Effects of Chloride Ion Binding on the Photochemical Properties of Salinibacter Sensory Rhodopsin I

Daisuke Suzuki, Yuji Furutani, Keiichi Inoue, Takashi Kikukawa, Makoto Sakai, Masaaki Fujii, Hideki Kandori, Michio Homma, Yuki Sudo

Research output: Contribution to journalArticlepeer-review

32 Citations (Scopus)


Microbial organisms utilize light not only as energy sources but also as signals by which rhodopsins (containing retinal as a chromophore) work as photoreceptors. Sensory rhodopsin I (SRI) is a dual photoreceptor that regulates both negative and positive phototaxis in microbial organisms, such as the archaeon Halobacterium salinarum and the eubacterium Salinibacter ruber. These organisms live in highly halophilic environments, suggesting the possibility of the effects of salts on the function of SRI. However, such effects remain unclear because SRI proteins from H. salinarum (HsSRI) are unstable in dilute salt solutions. Recently, we characterized a new SRI protein (SrSRI) that is stable even in the absence of salts, thus allowing us to investigate the effects of salts on the photochemical properties of SRI. In this study, we report that the absorption maximum of SrSRI is shifted from 542 to 556 nm in a Cl--dependent manner with a Km of 307 ± 56 mM, showing that Cl--binding sites exist in SRI. The bathochromic shift was caused not only by NaCl but also by other salts (NaI, NaBr, and NaNO3), implying that I-, Br-, and NO3- can also bind to SrSRI. In addition, the photochemical properties during the photocycle are also affected by chloride ion binding. Mutagenesis studies strongly suggested that a conserved residue, His131, is involved in the Cl--binding site. In light of these results, we discuss the effects of the Cl- binding to SRI and the roles of Cl- binding in its function.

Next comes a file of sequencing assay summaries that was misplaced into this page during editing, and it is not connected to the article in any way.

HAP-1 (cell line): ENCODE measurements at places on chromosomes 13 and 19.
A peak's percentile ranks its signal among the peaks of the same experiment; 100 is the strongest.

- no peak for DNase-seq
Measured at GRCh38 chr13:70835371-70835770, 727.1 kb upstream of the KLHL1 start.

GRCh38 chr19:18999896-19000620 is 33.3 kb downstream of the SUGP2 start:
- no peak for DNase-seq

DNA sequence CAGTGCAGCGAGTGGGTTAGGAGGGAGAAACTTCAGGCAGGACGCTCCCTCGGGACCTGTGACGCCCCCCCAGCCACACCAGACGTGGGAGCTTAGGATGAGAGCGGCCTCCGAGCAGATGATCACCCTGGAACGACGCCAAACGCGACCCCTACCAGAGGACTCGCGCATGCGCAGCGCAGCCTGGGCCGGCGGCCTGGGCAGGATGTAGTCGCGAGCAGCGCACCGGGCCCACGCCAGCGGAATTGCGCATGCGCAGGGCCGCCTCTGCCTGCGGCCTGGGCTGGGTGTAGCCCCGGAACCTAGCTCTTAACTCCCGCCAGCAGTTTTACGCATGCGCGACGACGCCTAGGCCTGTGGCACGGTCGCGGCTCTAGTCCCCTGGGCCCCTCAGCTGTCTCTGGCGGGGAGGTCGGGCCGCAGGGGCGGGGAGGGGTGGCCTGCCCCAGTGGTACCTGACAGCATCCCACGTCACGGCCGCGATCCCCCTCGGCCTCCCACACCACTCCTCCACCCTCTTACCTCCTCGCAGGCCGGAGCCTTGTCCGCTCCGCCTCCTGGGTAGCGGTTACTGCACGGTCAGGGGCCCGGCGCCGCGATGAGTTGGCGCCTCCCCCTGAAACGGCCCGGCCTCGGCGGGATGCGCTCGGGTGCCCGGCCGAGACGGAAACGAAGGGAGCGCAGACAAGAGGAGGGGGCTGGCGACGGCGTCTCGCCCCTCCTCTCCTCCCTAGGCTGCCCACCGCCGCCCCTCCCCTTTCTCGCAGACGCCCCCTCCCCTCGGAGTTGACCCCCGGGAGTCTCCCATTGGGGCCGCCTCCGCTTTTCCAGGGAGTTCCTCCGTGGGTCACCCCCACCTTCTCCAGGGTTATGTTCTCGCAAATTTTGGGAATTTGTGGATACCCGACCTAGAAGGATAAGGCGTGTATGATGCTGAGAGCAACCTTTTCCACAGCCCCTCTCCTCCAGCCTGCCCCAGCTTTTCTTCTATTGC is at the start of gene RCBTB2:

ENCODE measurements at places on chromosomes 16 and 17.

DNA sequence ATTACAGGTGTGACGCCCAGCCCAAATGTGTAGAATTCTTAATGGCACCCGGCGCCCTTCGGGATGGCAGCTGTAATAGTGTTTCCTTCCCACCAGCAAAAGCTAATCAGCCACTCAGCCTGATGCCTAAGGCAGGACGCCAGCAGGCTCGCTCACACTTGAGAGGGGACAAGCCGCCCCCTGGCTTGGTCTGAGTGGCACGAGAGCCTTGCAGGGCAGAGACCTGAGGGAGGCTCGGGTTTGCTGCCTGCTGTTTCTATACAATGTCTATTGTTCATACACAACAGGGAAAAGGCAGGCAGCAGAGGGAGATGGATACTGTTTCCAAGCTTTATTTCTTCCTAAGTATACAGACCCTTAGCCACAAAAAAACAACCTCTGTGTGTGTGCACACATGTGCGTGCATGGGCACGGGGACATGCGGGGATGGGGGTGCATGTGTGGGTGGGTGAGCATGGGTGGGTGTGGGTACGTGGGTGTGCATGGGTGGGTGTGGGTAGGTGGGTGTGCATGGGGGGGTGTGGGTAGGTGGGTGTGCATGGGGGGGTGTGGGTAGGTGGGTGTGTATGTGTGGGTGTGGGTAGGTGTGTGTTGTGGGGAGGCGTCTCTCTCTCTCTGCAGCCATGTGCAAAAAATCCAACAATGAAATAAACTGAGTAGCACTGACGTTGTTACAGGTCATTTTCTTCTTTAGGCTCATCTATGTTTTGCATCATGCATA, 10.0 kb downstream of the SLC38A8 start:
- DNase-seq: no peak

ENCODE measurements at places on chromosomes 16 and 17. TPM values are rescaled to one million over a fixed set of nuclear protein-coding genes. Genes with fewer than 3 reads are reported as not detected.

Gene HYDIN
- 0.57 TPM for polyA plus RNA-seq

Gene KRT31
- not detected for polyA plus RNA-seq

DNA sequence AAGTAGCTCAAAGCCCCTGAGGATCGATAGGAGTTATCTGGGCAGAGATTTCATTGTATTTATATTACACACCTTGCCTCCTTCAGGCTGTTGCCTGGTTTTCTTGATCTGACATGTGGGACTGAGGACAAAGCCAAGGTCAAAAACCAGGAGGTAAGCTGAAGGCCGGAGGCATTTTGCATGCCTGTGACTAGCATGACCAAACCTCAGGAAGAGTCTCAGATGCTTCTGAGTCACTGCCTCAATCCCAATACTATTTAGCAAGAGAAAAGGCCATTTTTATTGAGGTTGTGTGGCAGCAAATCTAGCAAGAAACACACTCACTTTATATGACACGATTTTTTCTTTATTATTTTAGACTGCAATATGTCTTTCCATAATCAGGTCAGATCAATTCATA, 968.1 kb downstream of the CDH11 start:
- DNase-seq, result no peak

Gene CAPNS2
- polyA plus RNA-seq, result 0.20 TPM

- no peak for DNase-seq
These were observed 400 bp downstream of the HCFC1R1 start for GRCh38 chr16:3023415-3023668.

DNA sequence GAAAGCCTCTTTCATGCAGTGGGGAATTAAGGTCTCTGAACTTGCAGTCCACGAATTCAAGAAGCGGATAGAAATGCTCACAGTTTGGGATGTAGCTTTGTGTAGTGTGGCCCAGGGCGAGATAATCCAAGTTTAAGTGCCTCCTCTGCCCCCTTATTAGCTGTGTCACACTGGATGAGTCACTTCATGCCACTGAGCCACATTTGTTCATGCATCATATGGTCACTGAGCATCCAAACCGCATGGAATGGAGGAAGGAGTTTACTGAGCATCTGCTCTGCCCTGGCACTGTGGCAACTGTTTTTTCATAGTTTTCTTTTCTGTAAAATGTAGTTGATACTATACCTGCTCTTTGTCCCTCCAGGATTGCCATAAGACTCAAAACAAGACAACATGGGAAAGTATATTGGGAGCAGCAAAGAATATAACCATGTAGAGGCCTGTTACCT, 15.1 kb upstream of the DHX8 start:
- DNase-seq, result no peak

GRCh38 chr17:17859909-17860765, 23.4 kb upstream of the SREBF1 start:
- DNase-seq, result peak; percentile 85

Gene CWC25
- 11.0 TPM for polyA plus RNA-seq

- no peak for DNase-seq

Original languageEnglish
Pages (from-to)48-62
Number of pages15
JournalJournal of Molecular Biology
Issue number1
Publication statusPublished - Sept 11 2009
Externally publishedYes


  • anion binding
  • color tuning
  • phototaxis
  • sensory rhodopsin
  • signal transduction

ASJC Scopus subject areas

  • Biophysics
  • Structural Biology
  • Molecular Biology


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